White Men Can’t Jump (2023)

Lame ‘White Men’ remake clangs off the rim

A playground staple, the game of H-O-R-S-E is all about copying shot after shot. You miss, you lose. So it is with the utterly unnecessary remake of “White Men Can’t Jump.” It misses an attempt to replicate the spark and originality of Ron Shelton’s 1992 smash in which Woody Harrelson and Wesley Snipes dazzled as a pair of hustlers capitalizing on the myth that Caucasians are inferior to Blacks in the anything-goes world of pickup basketball.

Now, as then, the scene is largely L.A.’s Venice Beach, where participants are willing to wager that their talent reigns supreme over all comers in half-court, two-on-two games in which trash talk and intimidation rain down like 30-foot jumpers. Whereas the original possessed the street cred to establish the insults and “your mama’s” as more than braggadocio, this copycat (premiering May 19 on Hulu) is essentially lip service in which first-time director Calmatic (the award-winning video for Lil Nas X’s “Old Town Road.”) throws up bricks.

Not that he has a lot to work with. In revising Shelton’s original script, “Black-ish” veterans Kenya Barris and Doug Hall opt to downplay the comedy in favor of a more “humanistic” story in which stars Jack Harlow and Sinqua Walls are haunted by checkered pasts punctuated by bitter disappointment. Life has not turned out as expected. Self-redemption is their panacea, and piles of hustled cash is their payoff. It’s a bit much and seldom authentic, as they predictably evolve from bitter enemies to besties despite their differences.

What was innovative in 1992, not to mention timely (it arrived almost exactly one year following the video beating of Rodney King by L.A. cops.), now feels obvious and cliched. You can almost see the gears in the screenwriters’ heads gnashing, as they reiterate the already widely accepted fallacy of racial stereotyping. All well and good, but where’s the humor?

Better yet, where’s the sexiness of the original, personified by Rosie Perez’s star-making turn as Harrelson’s “Jeopardy”-loving girlfriend? To her credit, Laura Harrier eschews imitation, but she’s so dull as the exasperated lover of Harlow’s Jeremy, that she barely registers. Gone is the “Jeopardy” obsession, replaced by … well, nothing. All we know about her Tatiana is that she’s an aspiring dancer fed up with Jeremy’s inability to grow up and leave behind his faded basketball dreams.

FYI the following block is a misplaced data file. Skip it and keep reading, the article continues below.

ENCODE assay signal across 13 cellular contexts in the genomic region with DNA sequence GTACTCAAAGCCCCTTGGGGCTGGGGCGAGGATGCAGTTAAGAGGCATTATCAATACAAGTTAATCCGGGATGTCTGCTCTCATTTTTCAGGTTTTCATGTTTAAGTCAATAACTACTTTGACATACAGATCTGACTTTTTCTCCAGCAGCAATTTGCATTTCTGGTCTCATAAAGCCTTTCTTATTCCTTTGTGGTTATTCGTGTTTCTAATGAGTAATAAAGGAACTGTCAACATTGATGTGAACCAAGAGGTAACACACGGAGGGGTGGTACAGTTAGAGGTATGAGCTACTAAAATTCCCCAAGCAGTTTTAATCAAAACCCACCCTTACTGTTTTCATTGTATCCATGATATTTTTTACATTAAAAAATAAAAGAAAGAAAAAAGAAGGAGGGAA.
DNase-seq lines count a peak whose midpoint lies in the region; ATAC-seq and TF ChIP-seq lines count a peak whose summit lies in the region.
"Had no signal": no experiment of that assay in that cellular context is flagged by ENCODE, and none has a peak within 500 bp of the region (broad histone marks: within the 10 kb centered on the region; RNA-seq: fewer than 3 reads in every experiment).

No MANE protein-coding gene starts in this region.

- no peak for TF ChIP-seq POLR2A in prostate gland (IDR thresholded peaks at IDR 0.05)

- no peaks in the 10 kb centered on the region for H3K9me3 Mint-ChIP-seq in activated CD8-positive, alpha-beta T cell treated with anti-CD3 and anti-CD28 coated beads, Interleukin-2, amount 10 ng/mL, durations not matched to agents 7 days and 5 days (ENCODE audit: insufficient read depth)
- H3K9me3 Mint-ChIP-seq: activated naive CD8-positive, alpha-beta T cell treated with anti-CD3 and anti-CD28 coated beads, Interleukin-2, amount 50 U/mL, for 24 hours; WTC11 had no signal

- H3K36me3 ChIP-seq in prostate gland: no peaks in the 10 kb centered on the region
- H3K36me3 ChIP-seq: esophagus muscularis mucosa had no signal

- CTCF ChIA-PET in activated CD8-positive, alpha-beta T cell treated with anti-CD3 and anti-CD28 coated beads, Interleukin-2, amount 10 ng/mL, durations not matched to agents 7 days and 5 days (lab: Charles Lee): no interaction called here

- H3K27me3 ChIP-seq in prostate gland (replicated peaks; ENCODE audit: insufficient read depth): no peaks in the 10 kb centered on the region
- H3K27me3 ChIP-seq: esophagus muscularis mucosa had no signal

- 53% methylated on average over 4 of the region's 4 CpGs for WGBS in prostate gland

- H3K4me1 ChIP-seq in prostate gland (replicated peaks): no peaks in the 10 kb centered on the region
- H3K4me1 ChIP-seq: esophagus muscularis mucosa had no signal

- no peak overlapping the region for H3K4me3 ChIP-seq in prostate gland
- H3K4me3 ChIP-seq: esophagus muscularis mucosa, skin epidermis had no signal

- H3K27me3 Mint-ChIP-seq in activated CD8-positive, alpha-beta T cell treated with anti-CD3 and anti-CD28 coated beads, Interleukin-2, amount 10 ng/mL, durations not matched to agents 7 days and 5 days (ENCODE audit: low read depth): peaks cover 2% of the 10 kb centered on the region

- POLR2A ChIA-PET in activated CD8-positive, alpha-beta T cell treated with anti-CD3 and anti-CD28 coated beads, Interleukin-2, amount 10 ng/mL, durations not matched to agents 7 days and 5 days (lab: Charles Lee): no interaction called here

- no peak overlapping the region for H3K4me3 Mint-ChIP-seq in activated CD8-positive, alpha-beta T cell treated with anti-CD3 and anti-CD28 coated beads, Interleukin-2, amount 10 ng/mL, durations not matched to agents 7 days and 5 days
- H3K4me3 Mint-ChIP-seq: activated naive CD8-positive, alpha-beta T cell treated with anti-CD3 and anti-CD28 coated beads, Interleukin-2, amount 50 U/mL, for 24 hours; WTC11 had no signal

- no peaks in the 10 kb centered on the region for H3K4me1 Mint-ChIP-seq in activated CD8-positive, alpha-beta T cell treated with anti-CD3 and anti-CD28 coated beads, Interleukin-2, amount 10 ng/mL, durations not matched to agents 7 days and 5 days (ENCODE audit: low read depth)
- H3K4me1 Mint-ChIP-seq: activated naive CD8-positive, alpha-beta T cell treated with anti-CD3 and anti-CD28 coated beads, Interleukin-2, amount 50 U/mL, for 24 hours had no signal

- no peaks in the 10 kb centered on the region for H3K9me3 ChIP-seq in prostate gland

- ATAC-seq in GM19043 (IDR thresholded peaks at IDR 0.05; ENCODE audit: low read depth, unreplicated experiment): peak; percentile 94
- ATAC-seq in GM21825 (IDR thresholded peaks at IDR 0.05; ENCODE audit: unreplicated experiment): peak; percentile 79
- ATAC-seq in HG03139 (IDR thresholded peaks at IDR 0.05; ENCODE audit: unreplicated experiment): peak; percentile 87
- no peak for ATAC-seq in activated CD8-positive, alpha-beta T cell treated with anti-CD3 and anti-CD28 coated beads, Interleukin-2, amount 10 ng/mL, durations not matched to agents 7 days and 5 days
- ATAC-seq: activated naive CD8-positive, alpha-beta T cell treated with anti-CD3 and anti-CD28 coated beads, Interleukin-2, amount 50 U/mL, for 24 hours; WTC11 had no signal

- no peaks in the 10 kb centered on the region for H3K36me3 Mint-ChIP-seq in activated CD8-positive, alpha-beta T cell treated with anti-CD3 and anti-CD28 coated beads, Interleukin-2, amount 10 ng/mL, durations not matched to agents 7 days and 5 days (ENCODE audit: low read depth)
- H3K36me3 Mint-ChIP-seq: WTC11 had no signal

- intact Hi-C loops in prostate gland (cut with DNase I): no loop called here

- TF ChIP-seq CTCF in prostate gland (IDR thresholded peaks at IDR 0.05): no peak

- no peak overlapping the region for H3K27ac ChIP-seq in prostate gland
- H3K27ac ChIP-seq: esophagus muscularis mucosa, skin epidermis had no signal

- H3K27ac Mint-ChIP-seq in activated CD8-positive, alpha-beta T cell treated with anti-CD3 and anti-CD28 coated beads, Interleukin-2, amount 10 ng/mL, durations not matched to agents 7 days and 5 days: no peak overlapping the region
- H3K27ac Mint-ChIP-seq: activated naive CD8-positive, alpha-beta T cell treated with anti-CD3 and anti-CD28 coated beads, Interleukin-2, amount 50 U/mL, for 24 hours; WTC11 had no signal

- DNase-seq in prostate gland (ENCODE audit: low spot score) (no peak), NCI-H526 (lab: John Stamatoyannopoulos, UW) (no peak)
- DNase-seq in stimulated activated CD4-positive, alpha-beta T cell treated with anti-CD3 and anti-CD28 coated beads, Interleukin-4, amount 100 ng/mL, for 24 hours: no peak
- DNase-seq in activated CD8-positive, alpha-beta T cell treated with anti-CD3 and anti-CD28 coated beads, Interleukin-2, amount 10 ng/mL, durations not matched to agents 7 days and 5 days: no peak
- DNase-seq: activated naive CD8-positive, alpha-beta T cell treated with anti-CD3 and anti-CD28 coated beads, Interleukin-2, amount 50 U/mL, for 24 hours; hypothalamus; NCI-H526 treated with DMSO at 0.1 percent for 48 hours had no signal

Walls’ Kamal has even more pressing domestic woes in the form of a wife (Teyana Taylor) sacrificing her ambition to own a hair salon to support her hubby’s drive to atone for an ugly incident in college that rendered him a pariah so vile the NBA won’t touch him. Then there’s Kamal’s dad, Benji (the late Lance Reddick from “The Wire”), a LaVar Ball-type once prone to overhyping his then high-schooler son via showboating stunts performed live on “Sportscenter.”

It’s just too much for one little dramedy to contain. Worse, it distracts from its strength, which is the spectacularly filmed action on the concrete courts of a Los Angeles moviegoers seldom see, like Watts. When the focus remains on the game and the duplicity

of hustling, “White Men Can’t Jump” is a riveting spectacle of a sport at its most basic. It’s a child’s game played by men who are still children, desperately clinging to a fast-fading youth while coming to the harsh realization that not all dreams come true.

At times it’s affecting, but mostly, it’s a whole lot of air balls thrown up willy-nilly. But kudos to Harlow, a curly-maned rapper-turned-actor who oozes charisma and plenty of potential, if presented with better material. He looks marvelous tooling around L.A. in his vintage Porsche 911. Alas, his white man may be able to jump, but he can’t win; not when the movie he’s in is consistently resigned to playing from behind.

Movie review

White Men Can’t Jump

Rated: R for language and some drug material

Cast: Jack Harlow, Sinqua Walls, Teyana Taylor, Laura Harrier and Lance Reddick.

Director: Calmatic

Writers: Kenya Barris and Doug Hall, based on Ron Shelton’s original story

Runtime: 100 minutes

Where to see: On Hulu

Grade: C

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